Additional Yosemite Conservancy support this year spans projects, programs and services. There are efforts to help repair trails, restore wetlands and wilderness, study and protect wildlife, make Yosemite’s outreach more inclusive, inspire the next generation of park champions and more. Among them are continued restoration of Ackerson Meadow, the largest wetland restoration project in Yosemite’s history. Research and stream restoration continues in order to find ways to protect Giant Sequoias. Another study will seek ways to improve visitor access getting in and out of the park gates efficiently, a direct visitor improvement.

There are also grants to upgrade the Mist Trail, one of the most popular trails in the entire National Parks system that winds along the Merced River and up steep, wet paths to the spray zone of Vernal Fall. Research will continue to protect imperiled Pacific fishers, Sierra Nevada red fox and great gray owls. Still other grants will support the park’s Junior Ranger programming, the popular “Ask a Climber” program and documenting Chinese-American history in the park.

The Conservancy’s contributions now top out at more than $200 million in the past decade alone, with more than 850 Conservancy-funded projects completed. Notable past projects include the restoration and protection of the Mariposa Grove of Giant Sequoias, renovated overlooks such as Tunnel View, Olmsted Point, Lower Yosemite Fall, and Glacier Point, restored meadows in Yosemite Valley and the high country, and protecting peregrine falcons, red-legged frogs and Sierra Nevada bighorn sheep.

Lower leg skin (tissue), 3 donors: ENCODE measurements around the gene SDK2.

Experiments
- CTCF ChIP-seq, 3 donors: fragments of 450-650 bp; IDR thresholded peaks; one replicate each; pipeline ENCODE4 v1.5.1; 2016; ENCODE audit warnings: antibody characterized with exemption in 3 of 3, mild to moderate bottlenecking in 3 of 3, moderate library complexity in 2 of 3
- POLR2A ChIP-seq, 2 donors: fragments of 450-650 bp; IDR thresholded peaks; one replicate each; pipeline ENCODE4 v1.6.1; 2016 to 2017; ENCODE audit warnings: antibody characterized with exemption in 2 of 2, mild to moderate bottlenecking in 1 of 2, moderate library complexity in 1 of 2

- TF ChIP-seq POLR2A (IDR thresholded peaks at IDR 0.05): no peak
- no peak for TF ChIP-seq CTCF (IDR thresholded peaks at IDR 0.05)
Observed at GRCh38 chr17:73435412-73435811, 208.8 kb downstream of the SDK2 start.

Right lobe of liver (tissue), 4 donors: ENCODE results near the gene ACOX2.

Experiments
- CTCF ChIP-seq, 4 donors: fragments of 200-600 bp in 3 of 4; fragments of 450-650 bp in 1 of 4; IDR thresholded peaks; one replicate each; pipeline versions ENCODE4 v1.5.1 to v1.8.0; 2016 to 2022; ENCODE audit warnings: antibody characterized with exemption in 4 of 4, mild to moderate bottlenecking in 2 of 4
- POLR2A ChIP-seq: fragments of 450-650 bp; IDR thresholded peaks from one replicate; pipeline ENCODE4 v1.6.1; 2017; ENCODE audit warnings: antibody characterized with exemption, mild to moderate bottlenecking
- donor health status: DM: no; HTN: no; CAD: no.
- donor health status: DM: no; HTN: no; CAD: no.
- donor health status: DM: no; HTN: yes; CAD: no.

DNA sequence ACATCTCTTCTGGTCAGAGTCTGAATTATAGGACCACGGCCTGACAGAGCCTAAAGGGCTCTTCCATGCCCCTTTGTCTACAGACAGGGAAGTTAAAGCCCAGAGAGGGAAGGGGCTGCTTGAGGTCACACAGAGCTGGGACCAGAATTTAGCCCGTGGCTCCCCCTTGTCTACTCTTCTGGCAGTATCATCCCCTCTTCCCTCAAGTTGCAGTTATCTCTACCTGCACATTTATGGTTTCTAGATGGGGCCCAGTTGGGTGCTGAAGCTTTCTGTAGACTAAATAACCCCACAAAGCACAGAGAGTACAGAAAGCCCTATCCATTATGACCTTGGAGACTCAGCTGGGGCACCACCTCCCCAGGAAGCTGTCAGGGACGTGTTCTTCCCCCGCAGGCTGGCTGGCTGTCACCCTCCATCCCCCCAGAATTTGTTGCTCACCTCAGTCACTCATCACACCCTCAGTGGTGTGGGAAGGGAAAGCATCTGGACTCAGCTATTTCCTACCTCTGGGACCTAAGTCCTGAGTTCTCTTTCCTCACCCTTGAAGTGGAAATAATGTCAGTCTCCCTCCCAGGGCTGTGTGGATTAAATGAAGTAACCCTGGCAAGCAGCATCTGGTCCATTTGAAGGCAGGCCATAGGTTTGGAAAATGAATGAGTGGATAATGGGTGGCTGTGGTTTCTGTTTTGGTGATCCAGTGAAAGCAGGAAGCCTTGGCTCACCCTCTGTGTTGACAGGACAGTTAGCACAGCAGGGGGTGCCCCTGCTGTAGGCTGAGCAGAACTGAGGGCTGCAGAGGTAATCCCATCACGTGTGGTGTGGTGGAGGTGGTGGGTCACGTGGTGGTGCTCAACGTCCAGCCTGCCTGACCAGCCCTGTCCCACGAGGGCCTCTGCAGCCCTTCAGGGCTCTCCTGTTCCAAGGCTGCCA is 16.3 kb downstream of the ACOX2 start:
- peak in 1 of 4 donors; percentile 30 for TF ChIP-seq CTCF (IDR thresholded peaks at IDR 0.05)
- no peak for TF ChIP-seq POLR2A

The Conservancy also supports the park through a variety of visitor programs and retail operations, including by offering naturalist-led outdoor adventures, art classes, donor events and volunteer programs; operating physical bookstores in the park and an online store; and managing the online wilderness permit reservation process. The Conservancy’s four webcams, which show El Capitan, Half Dome, the High Sierra, and Yosemite Falls help people connect with the park from afar.

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About Yosemite Conservancy

For more than 100 years, Yosemite Conservancy has been supporting the conservation of Yosemite’s natural resources and helping people develop deep ties to the park. Thanks to generous donors, in recent years, we have provided more than $162 million in grants to Yosemite for more than 850 projects, and more than $200 million in overall support in the past decade alone, including securing matching funds for major projects and in-kind donations of staffing, services, and park-based programming. In 2024, we are providing $18 million in total support and funding around 60 new grants to the National Park Service for projects in the park.

The Conservancy’s guided adventures and art classes, donor events, volunteer opportunities, wilderness services, and bookstores help people from across the country and world connect with Yosemite. Learn more at yosemite.org.

Photographs of Bridalveil Fall, Welcome Center and Exploration Center can be downloaded here